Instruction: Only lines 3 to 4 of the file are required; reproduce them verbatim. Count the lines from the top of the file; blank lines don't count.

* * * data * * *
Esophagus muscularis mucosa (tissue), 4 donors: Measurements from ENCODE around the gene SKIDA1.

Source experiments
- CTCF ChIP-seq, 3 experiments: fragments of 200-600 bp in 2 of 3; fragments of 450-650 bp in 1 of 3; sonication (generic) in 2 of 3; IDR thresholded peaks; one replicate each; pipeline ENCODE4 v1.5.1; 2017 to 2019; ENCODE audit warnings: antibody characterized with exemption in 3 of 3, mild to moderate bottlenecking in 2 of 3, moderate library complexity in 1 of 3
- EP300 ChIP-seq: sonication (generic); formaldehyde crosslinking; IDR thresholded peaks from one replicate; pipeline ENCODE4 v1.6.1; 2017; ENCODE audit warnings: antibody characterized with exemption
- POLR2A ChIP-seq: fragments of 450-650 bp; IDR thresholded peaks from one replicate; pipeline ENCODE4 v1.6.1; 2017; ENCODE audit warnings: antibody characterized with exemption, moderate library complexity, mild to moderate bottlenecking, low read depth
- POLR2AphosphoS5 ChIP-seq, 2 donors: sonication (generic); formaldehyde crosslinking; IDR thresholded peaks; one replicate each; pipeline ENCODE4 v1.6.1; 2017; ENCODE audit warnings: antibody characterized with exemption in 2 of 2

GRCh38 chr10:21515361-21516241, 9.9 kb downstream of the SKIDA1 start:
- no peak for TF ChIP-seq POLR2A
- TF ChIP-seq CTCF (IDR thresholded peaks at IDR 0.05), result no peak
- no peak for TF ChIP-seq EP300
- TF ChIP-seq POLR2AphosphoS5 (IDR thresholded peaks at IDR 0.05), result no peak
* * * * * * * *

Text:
- CTCF ChIP-seq, 3 experiments: fragments of 200-600 bp in 2 of 3; fragments of 450-650 bp in 1 of 3; sonication (generic) in 2 of 3; IDR thresholded peaks; one replicate each; pipeline ENCODE4 v1.5.1; 2017 to 2019; ENCODE audit warnings: antibody characterized with exemption in 3 of 3, mild to moderate bottlenecking in 2 of 3, moderate library complexity in 1 of 3
- EP300 ChIP-seq: sonication (generic); formaldehyde crosslinking; IDR thresholded peaks from one replicate; pipeline ENCODE4 v1.6.1; 2017; ENCODE audit warnings: antibody characterized with exemption